Maintaining Your Mental Health as a Remote Worker

In many ways, working remotely is an ideal gig. You get to earn a living from the comfort of your own home. Business attire, on most days, can be anything you want it to be — whether it be your favorite sweats or your coziest pajamas. To some extent, you don’t have to worry about childcare. Specifically, in the age of COVID-19, you don’t have to risk exposing yourself or the people you love to the virus to make your living.

But as great as the perks of the home office may be, there are some significant risks associated with remote work, too. The greatest of these, perhaps, is the mental and physical health challenges that are often associated with telecommuting. Let’s examine those risks and explore strategies for living well while working from home.

The Sitting Disease

Whether you’re new to remote work or you’ve been telecommuting for a while, chances are the outbreak of the coronavirus has given you a whole new appreciation of the benefits of working from home. It’s a luxury not everyone enjoys, but as the virus continues to surge, the opportunity to earn a living from the relative safety of home is a true privilege.

Yet working from home is not always the health benefit you might think. Yes, telecommuting might keep you safe from communicable viruses, but it won’t keep you safe from the unhealthy habits that so often come with remote work. 

For example, when you’re telecommuting, it’s much easier to fall into sedentary habits — especially when you’re also trying to shelter in place. You might find yourself sitting more and moving less, for example. After all, the siren song of the couch can have you spending hours curled against the cushions, working from your laptop. 

However, studies show the danger behind this routine — even sitting for three or more hours a day can significantly increase your risk for severe illness and life-threatening illnesses, including cancer, heart disease, stroke, and diabetes.

That’s why concentrating on your physical health is particularly important when working from home. For example, investing in a standing desk can help you avoid the temptation to do all your work sitting on the couch or in a comfy chair. There are also more inexpensive options to incorporate physical activity throughout your day like smartphone apps that remind you to stretch and walk around a bit. These actions will keep you active, get your heart and lungs pumping, and allow you to clear your head and work off some of that work stress. 

Managing Stress

Although physical activity can help you release some of your stress, there’s perhaps no way to avoid it completely. Stress is an inevitable aspect of any job. When you’re working from home, it can be particularly risky. After all, when your home is also your office, you can never completely escape. You might feel intense pressure to “always be on.” Sooner or later, this logic can either lead to burn out or even sickness.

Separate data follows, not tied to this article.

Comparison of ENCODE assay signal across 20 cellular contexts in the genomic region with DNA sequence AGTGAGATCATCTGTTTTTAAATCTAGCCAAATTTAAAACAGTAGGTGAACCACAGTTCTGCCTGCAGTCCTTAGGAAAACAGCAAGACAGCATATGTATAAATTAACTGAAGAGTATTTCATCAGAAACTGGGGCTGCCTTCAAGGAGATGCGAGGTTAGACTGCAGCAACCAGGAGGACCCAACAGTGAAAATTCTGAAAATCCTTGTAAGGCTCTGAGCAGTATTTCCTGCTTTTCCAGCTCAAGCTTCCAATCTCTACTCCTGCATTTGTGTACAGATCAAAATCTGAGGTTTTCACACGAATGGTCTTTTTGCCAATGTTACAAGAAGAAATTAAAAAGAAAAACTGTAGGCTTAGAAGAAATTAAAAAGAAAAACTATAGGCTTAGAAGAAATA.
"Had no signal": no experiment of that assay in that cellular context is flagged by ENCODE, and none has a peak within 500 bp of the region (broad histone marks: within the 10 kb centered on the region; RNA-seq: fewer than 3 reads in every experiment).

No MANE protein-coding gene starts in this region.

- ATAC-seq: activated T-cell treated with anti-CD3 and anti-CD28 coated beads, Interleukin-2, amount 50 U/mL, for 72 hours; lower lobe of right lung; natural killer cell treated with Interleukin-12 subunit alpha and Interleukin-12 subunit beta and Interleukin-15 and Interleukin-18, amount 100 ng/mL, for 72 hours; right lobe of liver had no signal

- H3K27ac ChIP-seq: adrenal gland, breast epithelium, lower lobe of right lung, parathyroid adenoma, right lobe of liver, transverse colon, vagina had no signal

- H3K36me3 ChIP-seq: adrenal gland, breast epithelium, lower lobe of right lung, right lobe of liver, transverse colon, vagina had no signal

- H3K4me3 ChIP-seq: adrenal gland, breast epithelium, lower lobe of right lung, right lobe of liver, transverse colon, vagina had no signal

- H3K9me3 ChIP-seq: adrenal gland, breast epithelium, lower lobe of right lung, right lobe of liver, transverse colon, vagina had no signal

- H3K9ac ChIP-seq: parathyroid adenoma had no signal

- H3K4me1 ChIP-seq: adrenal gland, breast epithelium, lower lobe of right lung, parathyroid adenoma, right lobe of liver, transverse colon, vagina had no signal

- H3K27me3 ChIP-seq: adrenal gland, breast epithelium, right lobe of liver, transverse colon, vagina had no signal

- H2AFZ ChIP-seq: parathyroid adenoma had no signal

To avoid this, set a schedule and keep it religiously. Delineate your work hours from your personal hours each day and honor them. This can be especially vital if you have a particularly mentally demanding job, such as accounting or finance. Your brain, body, and spirit need — and deserve — breaks throughout the day to avoid further mental health issues.

The Lowdown on Loneliness

Studies show that, when you’re working from home, one of the biggest mental health risks you will face, by far, is loneliness. Feelings of loneliness and isolation can make you vulnerable to other mental health challenges, including depression and anxiety.

One of the most important things you can do to protect your physical and mental health while working remotely is to find ways to connect with others. Daily video conferences, for example, can be a great way to connect with your coworkers. Additionally, weekly meetups with coworkers and families for some socially-distanced outdoor activity, like hiking or biking, can help you fight the loneliness you might be feeling while working from home.

If you’re working as a freelancer or lack regular coworkers in general, it can be difficult to find opportunities to connect with others. Still, though, you don’t have to go through it all alone. Depending on the public health regulations in place in your area, you might consider establishing a coworking space — a space where you can network with and enjoy the support of your fellow telecommuters in your shared office space. 

The Takeaway

Remote work is, in many ways, an ideal career. This fact was true before the pandemic and it will be true after it’s over. Amid the surge, though, telecommuting can be lifesaving. However, like most things, it isn’t free of its health risks either. For that reason, it’s imperative to stay active, manage stress, and avoid loneliness and isolation.


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